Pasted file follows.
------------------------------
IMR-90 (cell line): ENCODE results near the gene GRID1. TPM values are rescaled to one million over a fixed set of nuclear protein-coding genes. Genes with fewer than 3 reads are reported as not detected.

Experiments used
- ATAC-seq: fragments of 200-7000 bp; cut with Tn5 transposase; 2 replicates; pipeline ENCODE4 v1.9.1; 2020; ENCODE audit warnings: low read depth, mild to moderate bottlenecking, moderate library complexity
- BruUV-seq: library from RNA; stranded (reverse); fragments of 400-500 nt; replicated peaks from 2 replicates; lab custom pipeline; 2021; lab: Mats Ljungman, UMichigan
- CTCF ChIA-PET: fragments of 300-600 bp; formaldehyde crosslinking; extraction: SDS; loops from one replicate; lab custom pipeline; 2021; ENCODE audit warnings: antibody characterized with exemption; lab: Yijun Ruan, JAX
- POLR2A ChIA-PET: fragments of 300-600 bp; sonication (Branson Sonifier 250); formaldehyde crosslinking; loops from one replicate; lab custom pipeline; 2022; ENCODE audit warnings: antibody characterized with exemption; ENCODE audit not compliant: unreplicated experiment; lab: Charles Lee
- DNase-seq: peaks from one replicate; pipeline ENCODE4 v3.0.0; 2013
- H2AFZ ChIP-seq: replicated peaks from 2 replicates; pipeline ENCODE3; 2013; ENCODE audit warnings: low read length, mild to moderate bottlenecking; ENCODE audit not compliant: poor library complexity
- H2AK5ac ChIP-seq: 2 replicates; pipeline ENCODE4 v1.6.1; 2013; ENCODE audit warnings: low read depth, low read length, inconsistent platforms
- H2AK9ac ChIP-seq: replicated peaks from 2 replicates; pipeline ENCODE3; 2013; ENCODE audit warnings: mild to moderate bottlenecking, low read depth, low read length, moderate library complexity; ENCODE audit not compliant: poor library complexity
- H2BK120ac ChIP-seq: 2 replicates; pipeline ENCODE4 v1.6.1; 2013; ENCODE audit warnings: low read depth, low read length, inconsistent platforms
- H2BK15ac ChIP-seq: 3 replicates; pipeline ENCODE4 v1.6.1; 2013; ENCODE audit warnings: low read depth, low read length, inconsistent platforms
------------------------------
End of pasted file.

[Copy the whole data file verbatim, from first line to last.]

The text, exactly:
IMR-90 (cell line): ENCODE results near the gene GRID1. TPM values are rescaled to one million over a fixed set of nuclear protein-coding genes. Genes with fewer than 3 reads are reported as not detected.

Experiments used
- ATAC-seq: fragments of 200-7000 bp; cut with Tn5 transposase; 2 replicates; pipeline ENCODE4 v1.9.1; 2020; ENCODE audit warnings: low read depth, mild to moderate bottlenecking, moderate library complexity
- BruUV-seq: library from RNA; stranded (reverse); fragments of 400-500 nt; replicated peaks from 2 replicates; lab custom pipeline; 2021; lab: Mats Ljungman, UMichigan
- CTCF ChIA-PET: fragments of 300-600 bp; formaldehyde crosslinking; extraction: SDS; loops from one replicate; lab custom pipeline; 2021; ENCODE audit warnings: antibody characterized with exemption; lab: Yijun Ruan, JAX
- POLR2A ChIA-PET: fragments of 300-600 bp; sonication (Branson Sonifier 250); formaldehyde crosslinking; loops from one replicate; lab custom pipeline; 2022; ENCODE audit warnings: antibody characterized with exemption; ENCODE audit not compliant: unreplicated experiment; lab: Charles Lee
- DNase-seq: peaks from one replicate; pipeline ENCODE4 v3.0.0; 2013
- H2AFZ ChIP-seq: replicated peaks from 2 replicates; pipeline ENCODE3; 2013; ENCODE audit warnings: low read length, mild to moderate bottlenecking; ENCODE audit not compliant: poor library complexity
- H2AK5ac ChIP-seq: 2 replicates; pipeline ENCODE4 v1.6.1; 2013; ENCODE audit warnings: low read depth, low read length, inconsistent platforms
- H2AK9ac ChIP-seq: replicated peaks from 2 replicates; pipeline ENCODE3; 2013; ENCODE audit warnings: mild to moderate bottlenecking, low read depth, low read length, moderate library complexity; ENCODE audit not compliant: poor library complexity
- H2BK120ac ChIP-seq: 2 replicates; pipeline ENCODE4 v1.6.1; 2013; ENCODE audit warnings: low read depth, low read length, inconsistent platforms
- H2BK15ac ChIP-seq: 3 replicates; pipeline ENCODE4 v1.6.1; 2013; ENCODE audit warnings: low read depth, low read length, inconsistent platforms